To hear history tell it, the real test of a person’s worth is the one he passes or fails after he’s gone. Vincent van Gogh sold a total of two paintings during his lifetime; now look at him. Emily Dickinson lived to see like 10 of her poems published; today, the world adores her more than 1,800 rhymes and the abject sweetness that colors them.
Death is a colossal price to pay, but sometimes, it’s the most expedient means to notoriety.
High school senior Tray, central figure in MOXIE Theatre’s current brownsville song (b-side for Tray), didn’t know that, even as his college scholarship essay hinted he’d boast as much. He was mysteriously killed in his East Brooklyn neighborhood of Brownsville (the special effects reflect that a car was involved), and his careworn grandmother Lena now can’t say enough about his character and his lust to the game of life.
Paralyzed by grief, she’s his biggest booster — and while playwright Kimber Lee’s understories don’t quite support the theme, director Delicia Turner Sonnenberg’s great stop-and-go stage pictures tend to compensate in this quite satisfying piece of art and commentary on urban life.
“I got words crowdin’ up through my belly,” Lena says in defense of her beloved grandbaby, “through my neck, shovin’ my mouth in the same shape”: Tray was the antithetical gang-banger, as fine and spirited and extraordinary a son, grandson, brother and young man as you’d ever want to hang with. His circumstances might have dictated a different outcome (his stepmother abandoned his family amid her battles with addiction, and we’re led to believe dog-eared Brownsville has some mean streets with which he’s well acquainted), but his indomitable attitude won the day.
His befuddled younger sister Devine (saddled with the role of a tree in her school’s production of Swan Lake) dotes on her brother, and even the sketchier people in his life (like sorta-wannabe bad-ass Junior) are subdued in the wake of his death.
Meanwhile, fiercely protective Lena has lost her deep-rooted raison d’etre. With Tray’s demise, there’s nothing left to protect.
Lee guides her play away from the tall grass, keeping the scenarios and character developments pretty simple — in fact, that’s where some of the glitches lie. Tray fancies himself something of an amateur boxer, but his cute sparring scenes with Devine never go anywhere beyond our introduction to the character. Ditto for the football he plays. That scholarship essay is nearly the only fuel in Tray’s life we see a supply of, and it’s not always enough to carry this great guy’s bigger-than-life comportment.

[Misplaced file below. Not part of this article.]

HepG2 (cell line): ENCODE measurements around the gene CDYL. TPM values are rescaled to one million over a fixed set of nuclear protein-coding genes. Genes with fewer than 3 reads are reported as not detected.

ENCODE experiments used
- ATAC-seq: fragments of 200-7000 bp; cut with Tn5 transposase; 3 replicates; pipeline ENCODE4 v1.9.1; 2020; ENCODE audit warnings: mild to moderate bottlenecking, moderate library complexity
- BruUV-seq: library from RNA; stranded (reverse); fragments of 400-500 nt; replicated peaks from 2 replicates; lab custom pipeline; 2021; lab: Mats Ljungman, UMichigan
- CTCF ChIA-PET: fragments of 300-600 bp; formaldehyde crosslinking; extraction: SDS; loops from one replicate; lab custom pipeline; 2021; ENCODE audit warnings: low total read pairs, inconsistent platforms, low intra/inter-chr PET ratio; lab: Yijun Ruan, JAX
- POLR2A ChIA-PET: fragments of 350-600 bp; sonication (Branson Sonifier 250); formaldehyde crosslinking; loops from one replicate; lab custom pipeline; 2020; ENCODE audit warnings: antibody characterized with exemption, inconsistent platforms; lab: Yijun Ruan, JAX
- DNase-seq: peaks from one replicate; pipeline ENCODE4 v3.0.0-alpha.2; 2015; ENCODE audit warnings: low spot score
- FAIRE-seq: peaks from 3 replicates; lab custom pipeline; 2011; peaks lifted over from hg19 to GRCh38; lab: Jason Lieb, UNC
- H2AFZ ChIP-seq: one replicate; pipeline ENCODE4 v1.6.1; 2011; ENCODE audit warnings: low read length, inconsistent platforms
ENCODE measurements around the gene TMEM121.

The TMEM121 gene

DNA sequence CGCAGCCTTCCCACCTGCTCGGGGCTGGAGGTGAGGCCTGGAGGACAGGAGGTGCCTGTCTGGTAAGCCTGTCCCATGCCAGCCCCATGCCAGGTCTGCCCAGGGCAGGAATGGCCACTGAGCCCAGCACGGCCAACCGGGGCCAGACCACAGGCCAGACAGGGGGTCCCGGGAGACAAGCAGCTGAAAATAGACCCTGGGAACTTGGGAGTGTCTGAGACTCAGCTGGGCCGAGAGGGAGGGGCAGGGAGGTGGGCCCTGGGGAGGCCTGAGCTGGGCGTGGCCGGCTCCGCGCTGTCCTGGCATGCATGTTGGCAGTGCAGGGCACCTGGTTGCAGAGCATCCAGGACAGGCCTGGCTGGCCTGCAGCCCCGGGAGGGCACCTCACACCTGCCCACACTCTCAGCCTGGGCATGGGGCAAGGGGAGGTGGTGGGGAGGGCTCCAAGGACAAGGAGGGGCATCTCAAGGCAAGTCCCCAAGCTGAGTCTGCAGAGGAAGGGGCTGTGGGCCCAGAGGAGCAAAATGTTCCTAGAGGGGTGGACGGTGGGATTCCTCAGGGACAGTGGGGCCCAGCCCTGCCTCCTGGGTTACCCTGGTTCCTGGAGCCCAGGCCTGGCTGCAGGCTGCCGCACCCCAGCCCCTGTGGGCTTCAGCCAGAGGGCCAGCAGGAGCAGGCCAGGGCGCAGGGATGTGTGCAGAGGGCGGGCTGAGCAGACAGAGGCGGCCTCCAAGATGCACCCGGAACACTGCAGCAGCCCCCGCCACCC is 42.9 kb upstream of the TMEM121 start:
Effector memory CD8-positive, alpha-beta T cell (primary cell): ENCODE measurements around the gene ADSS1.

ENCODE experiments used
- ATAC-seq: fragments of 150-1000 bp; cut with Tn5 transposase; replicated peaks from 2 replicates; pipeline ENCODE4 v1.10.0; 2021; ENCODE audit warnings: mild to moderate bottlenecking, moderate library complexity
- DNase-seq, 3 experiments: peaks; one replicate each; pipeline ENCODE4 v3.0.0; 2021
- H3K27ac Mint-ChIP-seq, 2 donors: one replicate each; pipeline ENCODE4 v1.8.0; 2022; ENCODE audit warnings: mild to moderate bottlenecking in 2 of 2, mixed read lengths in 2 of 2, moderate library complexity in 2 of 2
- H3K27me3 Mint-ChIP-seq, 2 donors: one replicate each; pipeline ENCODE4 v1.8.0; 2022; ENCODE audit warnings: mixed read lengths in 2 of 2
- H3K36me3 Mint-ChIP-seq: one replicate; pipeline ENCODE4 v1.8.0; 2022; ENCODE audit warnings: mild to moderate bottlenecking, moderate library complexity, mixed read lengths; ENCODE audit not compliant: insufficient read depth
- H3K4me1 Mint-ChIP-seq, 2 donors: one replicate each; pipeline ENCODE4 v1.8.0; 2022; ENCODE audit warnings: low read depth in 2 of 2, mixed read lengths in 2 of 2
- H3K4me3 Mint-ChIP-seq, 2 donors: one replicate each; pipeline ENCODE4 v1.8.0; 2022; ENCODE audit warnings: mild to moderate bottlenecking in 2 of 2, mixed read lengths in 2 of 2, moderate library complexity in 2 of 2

“Nearly” is the operative word here, as Lee’s written an outstandingly broad interlude involving stepmother Merrell, who returns to help Tray with his essay. She’s late for one of their encounters; she freely acknowledges her battles with booze and her consequent termination as a teacher; she’s under Tray’s officious thumb as he interviews her for a job at the Starbucks where he works; she’s the subject of a verbal assault by mother-bear Lena. Merrell couldn’t be more economically written for as much as her characterization contains, and Jyl Kaneshiro’s demure portrayal makes the interactions a joy to behold.
Meanwhile, the stage pictures rule the day — the melding of so many fluid enactments with Lena’s stock-still physicality gives us endless reference points for the characters. If Lee doesn’t always come through here, Sonnenberg sure does.
As Devine, Zoë Sonnenberg nicely exploits her deadpan facial expressions, though Sonnenberg tends to watch herself act. Alex Robinson is OK as subtext part Junior, but he doesn’t have much to work with in this underwritten role, which should have been more complementary with that of Tray. Meanwhile, totally give it up for big guns Sylvia M’Lafi Thompson, a local treasure who expertly melds Lena’s exhaustion with her grief, and the great Cortez L. Johnson, whose Tray is bustin’ out all over with life and the opportunity it holds. Go ahead. Throw Tray your best barrel of crap. He’ll turn it into fertilizer, and in real-world terms. Johnson reacts accordingly.
Sean Fanning’s set is appropriately ramshackle, but it’s also tidy, and Lena wouldn’t have it any other way. The one-note angle to Nate Parde’s lights is OK, though it loses some of the subtext, which is critical to this play. And look what costumer Danita Lee has whipped up for Lena — the faded orange top is the perfect nuance and in better days probably would have run more like crimson.
It’s pointless to recount this show’s parallels with the urban tragedies that swallow today’s newshole, as everybody’s aware of these events ad nauseam. This play does give a certain meaning to the individuals involved and how their deaths grotesquely touch unsuspecting souls. Even in death, Tray unflinchingly stood above the fray; in life, he was determined to show the empty suits the kind of guy they could trust with their money.
“I am writing my own story,” he declares in his speech, “and this is not the end. This is the beginning.” So should we heed him, and heed him well.
This review is based on the opening-night production of Feb. 6. Brownsville song (b-side for Tray) runs through Feb. 28 at MOXIE Theatre, 6663 El Cajon Blvd. in the College Area. $30, discounts available. moxietheatre.com, 858-598-7620.